RMBS Settlement’s Fate May Hinge on Pending Court Decision


An upcoming legal decision related to whether a proposed $8.5 billion Countrywide RMBS settlement returns to New York state court could affect the speed at which a deal moves forward — or whether it happens at all, according to a new report from Barclays.

A return to state court would “result in reduced delays in getting to a final decision on the settlement, but it does not mean that the settlement will be immediately completed,” Barclays analysts said in a report Wednesday.

“If the deal remains in federal court, it could cause [Countrywide’s successor] Bank of America to scuttle the deal entirely and add significant uncertainty to the settlement,” they said.

The decision on whether the proposed settlement returns to state court “should be made later this month,” the investment banking firm said.

Certain alt-A, negative amortization and subprime residential mortgage-backed securities originally issued by Countrywide Financial Corp. (CFC) have “significant upside” potential under the terms of the settlement, which was first announced in June of last year. (B of A bought CFC in August 2008.)

“Our base case is that the proposed settlement goes through on most deals, though the time is contingent on whether it moved back to state courts,” the Barclays researchers said, noting that, “a resolution to the Countrywide settlement should provide a blueprint for similar cases against other large originators.”

They reiterated, however, that, “If it stays in federal court, potential outcomes become less clear.”

Bank of New York Mellon, as trustee, initially entered into the settlement on behalf of 525 first-lien and five second-lien RMBS trusts issued by Countrywide affiliates in June of last year.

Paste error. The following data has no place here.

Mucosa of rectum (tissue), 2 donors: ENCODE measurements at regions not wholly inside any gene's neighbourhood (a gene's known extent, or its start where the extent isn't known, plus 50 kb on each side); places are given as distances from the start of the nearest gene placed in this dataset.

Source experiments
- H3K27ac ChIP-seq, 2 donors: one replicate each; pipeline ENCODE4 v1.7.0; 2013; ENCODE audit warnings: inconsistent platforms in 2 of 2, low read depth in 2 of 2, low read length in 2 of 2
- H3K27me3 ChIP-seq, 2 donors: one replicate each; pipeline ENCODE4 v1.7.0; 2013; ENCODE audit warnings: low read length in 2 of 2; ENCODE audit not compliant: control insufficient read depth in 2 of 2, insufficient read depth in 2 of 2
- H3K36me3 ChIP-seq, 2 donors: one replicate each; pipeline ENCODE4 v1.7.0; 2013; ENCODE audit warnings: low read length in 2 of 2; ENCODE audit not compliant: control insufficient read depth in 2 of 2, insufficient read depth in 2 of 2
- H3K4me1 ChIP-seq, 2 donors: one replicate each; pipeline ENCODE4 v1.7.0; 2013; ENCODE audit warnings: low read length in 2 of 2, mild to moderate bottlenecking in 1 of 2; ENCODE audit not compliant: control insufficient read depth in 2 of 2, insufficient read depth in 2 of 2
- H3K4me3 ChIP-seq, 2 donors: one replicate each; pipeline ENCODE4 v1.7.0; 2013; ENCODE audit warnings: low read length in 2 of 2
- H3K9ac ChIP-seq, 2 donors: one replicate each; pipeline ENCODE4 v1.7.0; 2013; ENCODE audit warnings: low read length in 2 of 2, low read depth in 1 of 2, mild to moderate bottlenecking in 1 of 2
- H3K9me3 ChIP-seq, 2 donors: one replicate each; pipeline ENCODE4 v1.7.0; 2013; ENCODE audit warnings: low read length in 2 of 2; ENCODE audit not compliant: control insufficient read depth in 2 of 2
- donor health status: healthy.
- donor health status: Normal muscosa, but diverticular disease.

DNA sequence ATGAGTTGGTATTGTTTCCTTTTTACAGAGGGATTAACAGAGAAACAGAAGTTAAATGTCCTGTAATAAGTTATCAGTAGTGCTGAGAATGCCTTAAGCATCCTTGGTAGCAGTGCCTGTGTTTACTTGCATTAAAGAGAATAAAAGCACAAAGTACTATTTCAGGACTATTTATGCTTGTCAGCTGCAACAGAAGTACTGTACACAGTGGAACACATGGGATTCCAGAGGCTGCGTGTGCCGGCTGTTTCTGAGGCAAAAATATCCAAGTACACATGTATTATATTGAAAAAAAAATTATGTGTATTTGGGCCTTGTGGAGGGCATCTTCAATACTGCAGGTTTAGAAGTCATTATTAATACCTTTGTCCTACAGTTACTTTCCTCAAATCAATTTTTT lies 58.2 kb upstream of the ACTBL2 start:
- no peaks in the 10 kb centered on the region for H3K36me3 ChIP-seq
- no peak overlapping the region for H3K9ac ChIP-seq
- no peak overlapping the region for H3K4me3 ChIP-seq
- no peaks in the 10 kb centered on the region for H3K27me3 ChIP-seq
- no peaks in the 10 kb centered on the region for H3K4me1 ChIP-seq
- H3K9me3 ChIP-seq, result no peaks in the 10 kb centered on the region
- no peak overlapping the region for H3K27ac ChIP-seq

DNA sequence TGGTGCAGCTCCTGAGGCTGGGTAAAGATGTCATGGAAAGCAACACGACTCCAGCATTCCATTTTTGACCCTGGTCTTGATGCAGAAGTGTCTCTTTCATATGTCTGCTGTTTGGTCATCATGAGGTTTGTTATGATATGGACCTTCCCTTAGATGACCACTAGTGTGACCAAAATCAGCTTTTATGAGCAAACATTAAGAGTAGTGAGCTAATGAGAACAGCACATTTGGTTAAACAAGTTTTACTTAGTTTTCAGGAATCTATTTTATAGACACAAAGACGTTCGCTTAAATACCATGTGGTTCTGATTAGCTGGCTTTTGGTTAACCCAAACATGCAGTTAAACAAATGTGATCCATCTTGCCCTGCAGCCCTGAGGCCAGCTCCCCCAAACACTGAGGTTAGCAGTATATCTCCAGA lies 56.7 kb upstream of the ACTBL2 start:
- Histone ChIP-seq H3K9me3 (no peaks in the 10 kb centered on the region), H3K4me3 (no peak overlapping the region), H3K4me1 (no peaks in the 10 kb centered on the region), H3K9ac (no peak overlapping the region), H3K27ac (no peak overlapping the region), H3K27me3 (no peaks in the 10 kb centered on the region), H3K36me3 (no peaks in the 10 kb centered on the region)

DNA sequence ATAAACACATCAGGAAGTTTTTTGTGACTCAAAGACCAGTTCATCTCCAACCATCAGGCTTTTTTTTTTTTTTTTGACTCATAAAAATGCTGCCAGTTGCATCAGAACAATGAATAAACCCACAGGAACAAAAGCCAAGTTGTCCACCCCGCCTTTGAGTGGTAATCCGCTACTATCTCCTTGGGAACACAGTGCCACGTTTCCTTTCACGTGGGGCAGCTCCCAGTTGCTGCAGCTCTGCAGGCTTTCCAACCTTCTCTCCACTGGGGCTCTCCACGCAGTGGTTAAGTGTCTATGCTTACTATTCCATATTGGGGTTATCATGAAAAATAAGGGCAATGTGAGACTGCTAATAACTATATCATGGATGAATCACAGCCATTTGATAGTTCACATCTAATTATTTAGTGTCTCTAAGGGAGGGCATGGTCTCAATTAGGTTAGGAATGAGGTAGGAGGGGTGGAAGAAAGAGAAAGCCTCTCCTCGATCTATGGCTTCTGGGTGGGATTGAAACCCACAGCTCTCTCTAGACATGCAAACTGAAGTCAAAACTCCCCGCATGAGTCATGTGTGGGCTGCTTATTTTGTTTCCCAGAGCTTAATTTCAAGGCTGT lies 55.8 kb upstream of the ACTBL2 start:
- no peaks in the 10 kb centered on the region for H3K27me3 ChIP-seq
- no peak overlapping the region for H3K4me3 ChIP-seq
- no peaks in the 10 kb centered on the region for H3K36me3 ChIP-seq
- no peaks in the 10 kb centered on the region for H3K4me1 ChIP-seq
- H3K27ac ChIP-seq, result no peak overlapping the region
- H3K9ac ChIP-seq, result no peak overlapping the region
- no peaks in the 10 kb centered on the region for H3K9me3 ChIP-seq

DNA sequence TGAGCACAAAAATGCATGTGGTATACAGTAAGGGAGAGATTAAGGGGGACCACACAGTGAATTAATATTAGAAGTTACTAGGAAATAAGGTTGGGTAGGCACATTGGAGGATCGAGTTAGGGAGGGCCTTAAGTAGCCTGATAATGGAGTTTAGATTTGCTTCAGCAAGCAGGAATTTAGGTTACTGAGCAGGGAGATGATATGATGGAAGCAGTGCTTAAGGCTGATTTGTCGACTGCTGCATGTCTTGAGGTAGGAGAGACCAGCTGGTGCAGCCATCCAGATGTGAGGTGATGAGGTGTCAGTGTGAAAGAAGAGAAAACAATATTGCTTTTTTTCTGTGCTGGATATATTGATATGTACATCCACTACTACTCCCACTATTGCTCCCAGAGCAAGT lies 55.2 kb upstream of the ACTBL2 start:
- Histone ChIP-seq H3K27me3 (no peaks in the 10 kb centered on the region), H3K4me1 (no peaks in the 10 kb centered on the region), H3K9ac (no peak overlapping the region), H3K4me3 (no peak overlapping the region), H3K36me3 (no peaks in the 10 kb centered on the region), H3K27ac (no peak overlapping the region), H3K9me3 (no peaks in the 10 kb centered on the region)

More than 20 institutional investors represented by law firm Gibbs Bruns originally notified the trustee and B of A’s BAC Home Loan Servicing unit of potential mortgage repurchase/servicing claims by means of a notice of non-compliance, requesting the trustee enter into the settlement. They also were parties to a separate agreement with B of A/CFC and BNY Mellon confirming their support for the settlement.

The investors include BlackRock Financial Management Inc., the Federal Home Loan Bank of Atlanta, the Federal Reserve Bank of New York’s Maiden Lane entities, AEGON USA Investment Management LLC, and several others.

As noted by the Barclays report, the settlement has faced delays. Investors had an initial period in which to register their concerns about the terms. An entity called Walnut Place filed motions to intervene and others also objected to the settlement, saying they believed its value was insufficient relative to the scope of the rep and warranty breaches.

Walnut Place initially was successful in an effort to move the case to federal court from state court in October of last year. But then BNY fought the move through an appeal, moving the case back to state court.

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